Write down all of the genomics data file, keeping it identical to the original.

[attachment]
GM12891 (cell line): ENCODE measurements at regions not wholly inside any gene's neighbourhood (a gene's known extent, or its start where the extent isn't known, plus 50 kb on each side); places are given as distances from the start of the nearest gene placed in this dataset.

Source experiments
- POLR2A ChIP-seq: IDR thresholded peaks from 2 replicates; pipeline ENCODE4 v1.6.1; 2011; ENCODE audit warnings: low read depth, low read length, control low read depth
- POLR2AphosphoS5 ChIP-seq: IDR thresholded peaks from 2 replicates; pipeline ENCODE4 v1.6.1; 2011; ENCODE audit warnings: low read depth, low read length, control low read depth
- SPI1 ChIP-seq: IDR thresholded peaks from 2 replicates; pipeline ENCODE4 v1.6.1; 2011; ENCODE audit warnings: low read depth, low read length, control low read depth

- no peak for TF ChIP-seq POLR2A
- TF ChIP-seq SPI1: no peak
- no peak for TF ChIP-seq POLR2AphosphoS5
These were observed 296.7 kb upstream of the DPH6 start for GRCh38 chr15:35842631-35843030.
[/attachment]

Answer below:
GM12891 (cell line): ENCODE measurements at regions not wholly inside any gene's neighbourhood (a gene's known extent, or its start where the extent isn't known, plus 50 kb on each side); places are given as distances from the start of the nearest gene placed in this dataset.

Source experiments
- POLR2A ChIP-seq: IDR thresholded peaks from 2 replicates; pipeline ENCODE4 v1.6.1; 2011; ENCODE audit warnings: low read depth, low read length, control low read depth
- POLR2AphosphoS5 ChIP-seq: IDR thresholded peaks from 2 replicates; pipeline ENCODE4 v1.6.1; 2011; ENCODE audit warnings: low read depth, low read length, control low read depth
- SPI1 ChIP-seq: IDR thresholded peaks from 2 replicates; pipeline ENCODE4 v1.6.1; 2011; ENCODE audit warnings: low read depth, low read length, control low read depth

- no peak for TF ChIP-seq POLR2A
- TF ChIP-seq SPI1: no peak
- no peak for TF ChIP-seq POLR2AphosphoS5
These were observed 296.7 kb upstream of the DPH6 start for GRCh38 chr15:35842631-35843030.